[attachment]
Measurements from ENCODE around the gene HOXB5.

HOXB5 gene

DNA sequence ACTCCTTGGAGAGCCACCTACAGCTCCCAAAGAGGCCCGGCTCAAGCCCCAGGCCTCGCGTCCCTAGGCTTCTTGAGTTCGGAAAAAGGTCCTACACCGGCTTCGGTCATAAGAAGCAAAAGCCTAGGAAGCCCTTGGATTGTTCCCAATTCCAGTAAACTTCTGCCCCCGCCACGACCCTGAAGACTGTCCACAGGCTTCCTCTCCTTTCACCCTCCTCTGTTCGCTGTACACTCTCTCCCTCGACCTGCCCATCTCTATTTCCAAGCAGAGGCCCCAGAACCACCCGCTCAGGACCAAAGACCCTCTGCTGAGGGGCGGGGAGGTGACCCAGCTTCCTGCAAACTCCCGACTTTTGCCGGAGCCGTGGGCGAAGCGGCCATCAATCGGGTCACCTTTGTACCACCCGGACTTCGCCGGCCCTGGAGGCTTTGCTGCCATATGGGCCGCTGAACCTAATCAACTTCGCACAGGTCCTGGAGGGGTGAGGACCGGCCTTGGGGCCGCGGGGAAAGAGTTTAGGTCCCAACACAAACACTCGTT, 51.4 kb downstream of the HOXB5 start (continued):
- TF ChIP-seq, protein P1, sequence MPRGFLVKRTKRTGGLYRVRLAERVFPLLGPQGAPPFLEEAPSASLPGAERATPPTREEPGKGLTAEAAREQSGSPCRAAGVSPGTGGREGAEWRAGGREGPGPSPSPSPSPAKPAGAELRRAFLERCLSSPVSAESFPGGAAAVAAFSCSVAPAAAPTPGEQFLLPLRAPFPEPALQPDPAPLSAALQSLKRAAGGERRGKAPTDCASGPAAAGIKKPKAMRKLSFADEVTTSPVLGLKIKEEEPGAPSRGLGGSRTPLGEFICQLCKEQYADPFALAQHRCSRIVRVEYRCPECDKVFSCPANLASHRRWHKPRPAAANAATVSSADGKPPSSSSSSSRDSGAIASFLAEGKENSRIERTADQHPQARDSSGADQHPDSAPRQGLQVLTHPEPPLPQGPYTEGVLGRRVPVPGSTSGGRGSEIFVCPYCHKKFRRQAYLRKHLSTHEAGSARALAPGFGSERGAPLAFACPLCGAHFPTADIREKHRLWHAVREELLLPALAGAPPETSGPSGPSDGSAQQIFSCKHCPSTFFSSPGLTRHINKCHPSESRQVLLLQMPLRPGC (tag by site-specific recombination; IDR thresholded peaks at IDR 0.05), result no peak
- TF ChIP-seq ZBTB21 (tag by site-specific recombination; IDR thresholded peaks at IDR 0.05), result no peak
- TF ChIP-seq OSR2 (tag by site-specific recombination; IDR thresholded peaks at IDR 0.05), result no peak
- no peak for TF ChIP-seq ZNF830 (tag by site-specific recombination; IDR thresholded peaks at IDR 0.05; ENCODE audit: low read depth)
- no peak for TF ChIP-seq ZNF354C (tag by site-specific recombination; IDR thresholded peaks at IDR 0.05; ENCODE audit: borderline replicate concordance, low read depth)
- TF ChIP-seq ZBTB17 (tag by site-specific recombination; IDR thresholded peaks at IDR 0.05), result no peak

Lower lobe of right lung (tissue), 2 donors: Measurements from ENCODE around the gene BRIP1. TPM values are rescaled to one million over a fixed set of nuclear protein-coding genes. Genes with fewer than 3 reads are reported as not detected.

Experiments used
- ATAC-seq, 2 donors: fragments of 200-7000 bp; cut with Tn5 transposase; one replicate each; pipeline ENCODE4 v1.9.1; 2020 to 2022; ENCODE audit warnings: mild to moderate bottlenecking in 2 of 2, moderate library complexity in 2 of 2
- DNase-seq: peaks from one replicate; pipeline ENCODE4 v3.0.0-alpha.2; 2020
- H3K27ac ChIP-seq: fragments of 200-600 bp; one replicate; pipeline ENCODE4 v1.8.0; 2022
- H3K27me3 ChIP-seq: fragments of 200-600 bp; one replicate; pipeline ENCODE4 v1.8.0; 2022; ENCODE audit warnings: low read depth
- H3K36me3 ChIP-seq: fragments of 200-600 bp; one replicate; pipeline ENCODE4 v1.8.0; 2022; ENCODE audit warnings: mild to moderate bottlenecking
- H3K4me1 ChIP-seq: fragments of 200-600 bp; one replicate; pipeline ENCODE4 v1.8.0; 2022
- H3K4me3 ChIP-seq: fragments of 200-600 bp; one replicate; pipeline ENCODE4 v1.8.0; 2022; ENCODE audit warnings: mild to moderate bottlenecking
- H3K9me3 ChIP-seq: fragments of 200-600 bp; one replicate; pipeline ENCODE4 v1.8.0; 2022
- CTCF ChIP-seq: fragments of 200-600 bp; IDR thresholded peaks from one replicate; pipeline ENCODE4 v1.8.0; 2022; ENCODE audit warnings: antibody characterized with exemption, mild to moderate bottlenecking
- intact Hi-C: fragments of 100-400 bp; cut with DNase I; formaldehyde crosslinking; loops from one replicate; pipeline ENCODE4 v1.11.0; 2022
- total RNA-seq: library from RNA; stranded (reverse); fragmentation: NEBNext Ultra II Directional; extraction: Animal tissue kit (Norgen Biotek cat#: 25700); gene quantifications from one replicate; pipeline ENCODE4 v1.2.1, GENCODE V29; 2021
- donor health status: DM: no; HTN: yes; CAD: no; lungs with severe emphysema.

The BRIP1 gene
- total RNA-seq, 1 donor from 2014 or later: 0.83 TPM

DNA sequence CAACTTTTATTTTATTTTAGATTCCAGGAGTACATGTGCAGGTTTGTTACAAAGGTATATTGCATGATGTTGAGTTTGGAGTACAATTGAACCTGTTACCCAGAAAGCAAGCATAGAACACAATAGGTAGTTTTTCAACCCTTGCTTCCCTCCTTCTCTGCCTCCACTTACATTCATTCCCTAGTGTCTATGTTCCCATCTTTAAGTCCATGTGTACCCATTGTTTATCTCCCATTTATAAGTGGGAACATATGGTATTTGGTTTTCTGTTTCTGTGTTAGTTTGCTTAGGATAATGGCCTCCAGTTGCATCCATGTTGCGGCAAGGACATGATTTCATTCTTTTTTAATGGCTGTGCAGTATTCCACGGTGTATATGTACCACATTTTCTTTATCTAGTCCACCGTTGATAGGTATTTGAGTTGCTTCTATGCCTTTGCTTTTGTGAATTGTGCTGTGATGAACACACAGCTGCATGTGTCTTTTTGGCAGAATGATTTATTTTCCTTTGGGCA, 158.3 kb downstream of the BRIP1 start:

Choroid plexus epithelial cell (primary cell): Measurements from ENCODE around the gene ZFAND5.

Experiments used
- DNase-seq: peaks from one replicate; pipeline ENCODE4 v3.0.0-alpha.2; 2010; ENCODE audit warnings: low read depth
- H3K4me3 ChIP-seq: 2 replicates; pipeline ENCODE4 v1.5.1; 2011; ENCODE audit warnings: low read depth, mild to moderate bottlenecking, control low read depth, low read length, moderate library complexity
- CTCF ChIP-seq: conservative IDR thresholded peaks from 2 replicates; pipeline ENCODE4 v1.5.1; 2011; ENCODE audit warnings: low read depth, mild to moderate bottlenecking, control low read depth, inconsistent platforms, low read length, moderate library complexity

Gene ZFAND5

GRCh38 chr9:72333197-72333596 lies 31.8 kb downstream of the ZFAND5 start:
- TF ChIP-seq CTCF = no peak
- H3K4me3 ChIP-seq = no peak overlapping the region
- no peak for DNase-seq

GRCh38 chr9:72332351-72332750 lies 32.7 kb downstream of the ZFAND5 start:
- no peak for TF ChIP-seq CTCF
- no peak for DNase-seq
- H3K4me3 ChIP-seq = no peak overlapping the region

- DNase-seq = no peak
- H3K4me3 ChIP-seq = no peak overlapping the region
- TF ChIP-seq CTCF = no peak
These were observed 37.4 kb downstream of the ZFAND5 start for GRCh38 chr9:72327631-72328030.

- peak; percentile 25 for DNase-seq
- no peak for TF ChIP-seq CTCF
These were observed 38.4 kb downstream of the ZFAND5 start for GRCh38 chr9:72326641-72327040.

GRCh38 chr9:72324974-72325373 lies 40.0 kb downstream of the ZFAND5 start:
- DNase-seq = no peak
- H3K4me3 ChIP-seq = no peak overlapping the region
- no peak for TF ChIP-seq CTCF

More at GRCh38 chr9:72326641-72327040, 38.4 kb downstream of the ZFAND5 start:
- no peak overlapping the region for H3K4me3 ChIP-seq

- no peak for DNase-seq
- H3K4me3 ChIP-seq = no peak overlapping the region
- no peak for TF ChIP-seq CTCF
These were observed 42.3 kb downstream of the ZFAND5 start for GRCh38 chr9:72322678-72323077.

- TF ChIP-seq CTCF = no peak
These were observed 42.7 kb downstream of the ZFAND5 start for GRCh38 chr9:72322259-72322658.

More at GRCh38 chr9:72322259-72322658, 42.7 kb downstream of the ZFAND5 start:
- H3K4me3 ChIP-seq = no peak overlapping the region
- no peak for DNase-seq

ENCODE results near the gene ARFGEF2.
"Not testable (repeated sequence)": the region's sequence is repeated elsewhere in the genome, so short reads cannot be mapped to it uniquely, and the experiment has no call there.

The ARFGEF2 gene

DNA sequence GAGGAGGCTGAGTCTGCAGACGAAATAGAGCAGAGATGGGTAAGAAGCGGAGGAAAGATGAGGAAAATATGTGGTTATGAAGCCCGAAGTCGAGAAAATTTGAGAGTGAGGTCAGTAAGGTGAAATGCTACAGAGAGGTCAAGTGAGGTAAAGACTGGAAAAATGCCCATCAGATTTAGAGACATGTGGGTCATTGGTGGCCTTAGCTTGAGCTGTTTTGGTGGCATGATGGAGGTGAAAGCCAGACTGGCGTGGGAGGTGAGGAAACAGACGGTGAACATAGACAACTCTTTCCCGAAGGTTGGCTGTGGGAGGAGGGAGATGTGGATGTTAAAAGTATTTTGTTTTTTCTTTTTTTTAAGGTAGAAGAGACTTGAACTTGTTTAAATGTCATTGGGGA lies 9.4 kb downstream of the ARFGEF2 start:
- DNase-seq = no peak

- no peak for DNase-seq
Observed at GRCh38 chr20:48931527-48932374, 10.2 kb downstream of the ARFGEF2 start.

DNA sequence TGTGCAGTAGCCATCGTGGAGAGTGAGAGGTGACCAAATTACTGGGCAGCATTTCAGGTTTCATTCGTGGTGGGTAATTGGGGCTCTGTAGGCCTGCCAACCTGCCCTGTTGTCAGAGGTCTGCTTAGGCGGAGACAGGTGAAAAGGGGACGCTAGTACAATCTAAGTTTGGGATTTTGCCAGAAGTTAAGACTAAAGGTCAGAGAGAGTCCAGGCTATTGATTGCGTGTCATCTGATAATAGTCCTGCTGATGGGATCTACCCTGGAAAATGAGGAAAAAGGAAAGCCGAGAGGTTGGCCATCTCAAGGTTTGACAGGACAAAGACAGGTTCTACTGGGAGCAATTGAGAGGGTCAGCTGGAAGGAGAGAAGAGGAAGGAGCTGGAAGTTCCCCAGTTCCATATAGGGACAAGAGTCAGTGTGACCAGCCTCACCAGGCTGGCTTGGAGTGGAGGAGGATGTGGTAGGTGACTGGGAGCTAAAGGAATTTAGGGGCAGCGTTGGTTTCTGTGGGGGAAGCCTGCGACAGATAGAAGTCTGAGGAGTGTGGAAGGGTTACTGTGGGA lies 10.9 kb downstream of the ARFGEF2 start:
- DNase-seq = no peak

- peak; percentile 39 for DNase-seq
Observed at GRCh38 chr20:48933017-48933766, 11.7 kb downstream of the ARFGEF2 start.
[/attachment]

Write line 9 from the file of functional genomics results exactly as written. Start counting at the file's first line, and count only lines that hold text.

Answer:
- TF ChIP-seq ZBTB17 (tag by site-specific recombination; IDR thresholded peaks at IDR 0.05), result no peak